After a brief “(Intro),” the album’s lead single, “Am I Wrong” (which went Top 5 on BILLBOARD’s Hot 100 Singles chart), gives the album legs right from the get-go. While the guitar riff and melody line are straight out of the Police hit “Message In a Bottle,” the tune has more of an American urban pop sound, featuring the duo’s faultless vocals, an unobtrusive but effective horn chart and an infusion of African percussion. “Last Time” has a little more of an uptown, Bronx sound in the vocals, lyrics and overall groove. It makes this old heart happy when you can actually hear a sense of jubilation in a voice and, here, you can almost see the brilliant smiles on the faces of the background singers (Nico and Vinz, themselves, along with Elisabeth Carew). Though it has yet to be released as a single, this one has Top 40 radio supremacy written all over it. “(Leave Us)” is a short, spoken word outro to “Last Time,” with an ominous male voice (African, I’m guessing, by the dialect) that intones a warning, “You have to go.” I’m thinking that many of these short interludes come from a movie (maybe THE GOOD LIE, as the soundtrack features a track from Nico and Vinz and the albums were delivered to me in the same package). The next song, “Know What I’m Not,” sorta reminds me of Peter Gabriel’s “Senegalese period,” at least instrumentally. The song has an infectious melody; the vocals have a slight resemblance to Police-era Sting, with just a dash of doo-wop style scatting. “Miracles,” another beautifully upbeat lyrical piece, begins with a bit of down-home pickin’ (which remains the main musical touch point throughout the track) before adding some minor key piano chords and a combination of acoustic and electronic percussion to sweeten the already brilliant musical pot.

Nico and Vinz (photo credit: SARA MCCOLGAN)

Nico and Vinz (photo credit: SARA MCCOLGAN)

A bit of neo-Zydeco goofiness, “(New In Town),” leads straight into “My Melody,” an atmospheric number with lyrics delivered in the Mumuye language of Nigeria and Cameroon (as identified elsewhere). There’s a nice Reggae-sounding break before the English verses, which features a heartfelt rap about dreams and reality that could come off as just another “woe-is-me” rhyme, but there’s a definite sense of hope shining through. “(Powerful)” is a philosophical interlude that leads into “Another Day,” a sing-songy rap about overcoming (or, at least, surviving) the struggles of life: “Another day goes by/And I thank God that I’m alive.” “People” is more Police-like Euro-Reggae about… living; the song is just flat-out inspirational (“People will always be people to me/We do wrong, we do right”). It features a cool backward guitar (or is that… an accordion?). Speaking of cool guitar, “Runnin’” has one that sounds oddly Frippian in tone. The descending bass line and piano really add a nice touch and what can I say about those vocals? They are continually upbeat, joyous and infectious. “Imagine” is a slow groove with a Bob Marley kinda vocal. The backing vocals are highlighted by some awesome throat singing; this is one instance where the rap sorta ruins the overall vibe of the song. The album’s second single, “In Your Arms,” seems like an obvious bid for a Top 40 hit (probably at the behest of the record label), with a definite Bruno Mars thing happening. Despite that, I actually think the tune isn’t all that bad.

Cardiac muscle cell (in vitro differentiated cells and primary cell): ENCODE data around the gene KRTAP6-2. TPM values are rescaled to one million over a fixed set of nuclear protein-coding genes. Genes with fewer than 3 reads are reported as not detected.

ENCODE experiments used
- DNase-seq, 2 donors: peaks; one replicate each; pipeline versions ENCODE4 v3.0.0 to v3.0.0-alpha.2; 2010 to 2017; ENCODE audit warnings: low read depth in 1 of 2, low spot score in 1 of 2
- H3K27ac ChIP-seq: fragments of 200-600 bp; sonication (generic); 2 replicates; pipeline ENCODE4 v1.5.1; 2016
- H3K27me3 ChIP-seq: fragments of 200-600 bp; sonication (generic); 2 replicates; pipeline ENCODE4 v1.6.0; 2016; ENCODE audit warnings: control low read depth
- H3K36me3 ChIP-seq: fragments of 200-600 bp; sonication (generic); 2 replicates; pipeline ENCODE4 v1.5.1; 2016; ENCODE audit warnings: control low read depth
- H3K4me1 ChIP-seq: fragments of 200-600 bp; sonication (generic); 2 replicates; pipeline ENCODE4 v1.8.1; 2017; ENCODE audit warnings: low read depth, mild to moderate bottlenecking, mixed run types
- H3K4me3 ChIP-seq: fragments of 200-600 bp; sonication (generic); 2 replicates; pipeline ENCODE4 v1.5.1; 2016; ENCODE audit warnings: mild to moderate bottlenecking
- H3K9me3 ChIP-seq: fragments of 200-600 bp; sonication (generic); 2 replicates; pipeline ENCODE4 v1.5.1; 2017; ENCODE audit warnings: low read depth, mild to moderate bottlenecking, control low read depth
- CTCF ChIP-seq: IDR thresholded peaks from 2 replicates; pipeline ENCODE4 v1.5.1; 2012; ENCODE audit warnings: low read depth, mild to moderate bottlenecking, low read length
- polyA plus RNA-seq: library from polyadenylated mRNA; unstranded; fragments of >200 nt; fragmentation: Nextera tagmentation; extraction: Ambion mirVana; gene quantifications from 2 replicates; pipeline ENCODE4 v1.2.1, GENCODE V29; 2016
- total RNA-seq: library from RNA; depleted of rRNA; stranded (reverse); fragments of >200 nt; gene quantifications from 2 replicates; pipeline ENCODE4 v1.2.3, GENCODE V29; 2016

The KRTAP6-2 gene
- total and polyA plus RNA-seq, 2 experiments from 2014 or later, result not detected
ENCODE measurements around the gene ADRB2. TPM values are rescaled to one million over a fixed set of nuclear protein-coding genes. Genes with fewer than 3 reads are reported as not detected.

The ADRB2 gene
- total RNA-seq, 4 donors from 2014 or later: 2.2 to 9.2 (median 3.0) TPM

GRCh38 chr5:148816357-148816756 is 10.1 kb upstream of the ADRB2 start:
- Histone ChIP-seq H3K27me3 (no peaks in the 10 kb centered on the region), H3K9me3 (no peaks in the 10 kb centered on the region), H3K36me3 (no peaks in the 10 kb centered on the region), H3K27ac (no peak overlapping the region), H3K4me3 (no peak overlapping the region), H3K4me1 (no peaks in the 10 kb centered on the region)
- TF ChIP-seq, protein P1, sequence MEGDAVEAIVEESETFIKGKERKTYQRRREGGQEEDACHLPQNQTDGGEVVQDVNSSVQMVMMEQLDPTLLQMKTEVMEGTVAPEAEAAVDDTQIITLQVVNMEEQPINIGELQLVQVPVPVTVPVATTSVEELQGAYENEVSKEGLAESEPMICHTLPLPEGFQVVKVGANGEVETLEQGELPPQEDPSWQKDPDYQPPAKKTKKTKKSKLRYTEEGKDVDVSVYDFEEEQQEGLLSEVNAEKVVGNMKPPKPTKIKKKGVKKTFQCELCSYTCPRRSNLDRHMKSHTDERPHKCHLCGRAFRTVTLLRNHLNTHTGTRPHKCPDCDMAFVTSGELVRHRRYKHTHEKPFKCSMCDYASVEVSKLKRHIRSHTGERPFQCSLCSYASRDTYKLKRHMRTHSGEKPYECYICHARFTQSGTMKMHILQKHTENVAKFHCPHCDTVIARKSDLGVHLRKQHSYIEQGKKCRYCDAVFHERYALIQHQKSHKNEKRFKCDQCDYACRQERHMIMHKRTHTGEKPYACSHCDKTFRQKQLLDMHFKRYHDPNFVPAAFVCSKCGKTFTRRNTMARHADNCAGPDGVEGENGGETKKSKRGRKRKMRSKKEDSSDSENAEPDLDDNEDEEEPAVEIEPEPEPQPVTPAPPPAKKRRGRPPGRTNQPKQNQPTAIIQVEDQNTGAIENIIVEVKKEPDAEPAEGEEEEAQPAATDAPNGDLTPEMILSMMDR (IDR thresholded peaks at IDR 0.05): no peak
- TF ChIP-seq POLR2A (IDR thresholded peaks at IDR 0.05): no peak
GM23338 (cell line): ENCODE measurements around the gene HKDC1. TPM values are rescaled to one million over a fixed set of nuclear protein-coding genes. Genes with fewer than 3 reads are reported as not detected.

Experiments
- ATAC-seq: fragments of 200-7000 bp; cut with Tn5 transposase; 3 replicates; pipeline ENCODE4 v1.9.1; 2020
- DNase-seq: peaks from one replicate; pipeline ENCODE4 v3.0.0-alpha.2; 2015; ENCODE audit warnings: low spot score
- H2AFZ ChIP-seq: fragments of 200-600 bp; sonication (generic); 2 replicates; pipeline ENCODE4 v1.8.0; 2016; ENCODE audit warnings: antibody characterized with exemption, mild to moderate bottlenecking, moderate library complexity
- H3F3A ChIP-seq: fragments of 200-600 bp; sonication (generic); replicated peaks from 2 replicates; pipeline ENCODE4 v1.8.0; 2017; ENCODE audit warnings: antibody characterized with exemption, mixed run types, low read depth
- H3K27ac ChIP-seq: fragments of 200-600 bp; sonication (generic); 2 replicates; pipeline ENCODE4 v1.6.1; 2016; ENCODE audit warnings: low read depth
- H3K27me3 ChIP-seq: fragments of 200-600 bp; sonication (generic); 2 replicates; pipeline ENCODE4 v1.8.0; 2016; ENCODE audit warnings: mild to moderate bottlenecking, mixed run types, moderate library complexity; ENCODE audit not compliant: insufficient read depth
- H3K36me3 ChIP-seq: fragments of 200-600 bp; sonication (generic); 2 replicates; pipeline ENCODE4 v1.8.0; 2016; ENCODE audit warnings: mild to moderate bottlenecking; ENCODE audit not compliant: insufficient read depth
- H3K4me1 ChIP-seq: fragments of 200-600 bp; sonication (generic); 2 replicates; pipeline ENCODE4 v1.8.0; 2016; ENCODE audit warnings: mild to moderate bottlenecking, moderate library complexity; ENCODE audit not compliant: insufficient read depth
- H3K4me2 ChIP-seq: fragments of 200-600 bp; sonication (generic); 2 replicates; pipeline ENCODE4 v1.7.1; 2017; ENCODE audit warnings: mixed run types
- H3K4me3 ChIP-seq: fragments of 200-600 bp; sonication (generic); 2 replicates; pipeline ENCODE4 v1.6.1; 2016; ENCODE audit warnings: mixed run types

Nico and Vinz (photo credit: SARA MCCOLGAN)

Nico and Vinz (photo credit: SARA MCCOLGAN)

Homeless” is a jaunty little folk thing, with harmonica(skillfully provided by Ntirelang Berman), acoustic guitar and a more uplifting message than the name implies. There’s some great harmonizing (with other voices and with nature) on “(Lakota),” the rain-soaked intro to the funky “Thought I Knew.” An excellent arrangement and orchestration inform the number, with understated guitars, nice percussion and a cool bridge with piano, cello and violins. A cosmic sounding “(Arrival)” urges, “My son, use the knowledge and sing your song.” And, sing he does, accompanied by piano, fretless bass and a guitar that would not seem out of place on a King Crimson record, on a tune called “When the Day Comes.” It’s another joyous exclamation, punctuated by more great African percussion and amazing background vocals. “(Kokadinye)” is a beautiful lullaby with suitably subtle guitar. The interlude leads into the spiraling, thumping groove of “Imaa Imaa,” with its nods to such groups as Osibisa and the Ebony Rhythm Funk Campaign… even a touch of El Chicano and mid-’60s psychedelic pop. The song is a terrific album closer.

Nico and Vinz (photo credit: SARA MCCOLGAN)

Nico and Vinz (photo credit: SARA MCCOLGAN)

The production on the record is split between William Wiik Larsen (who also goes by the moniker Will IDAP) and Thomas Eriksen, with the interludes produced and performed by Raymond and Kouame Sereba (Nico’s brothers?). Eriksen and Larsen also provide most of the instrumentation and programming on the tracks they are credited as producers, with some help from various musicians and backing singers along the way. This is such a great album and Nico and Vinz appear to be as likeable and uplifting as their music; I have to hope that this much deserved success doesn’t go to their heads and adversely effect their music. That would certainly be a shame.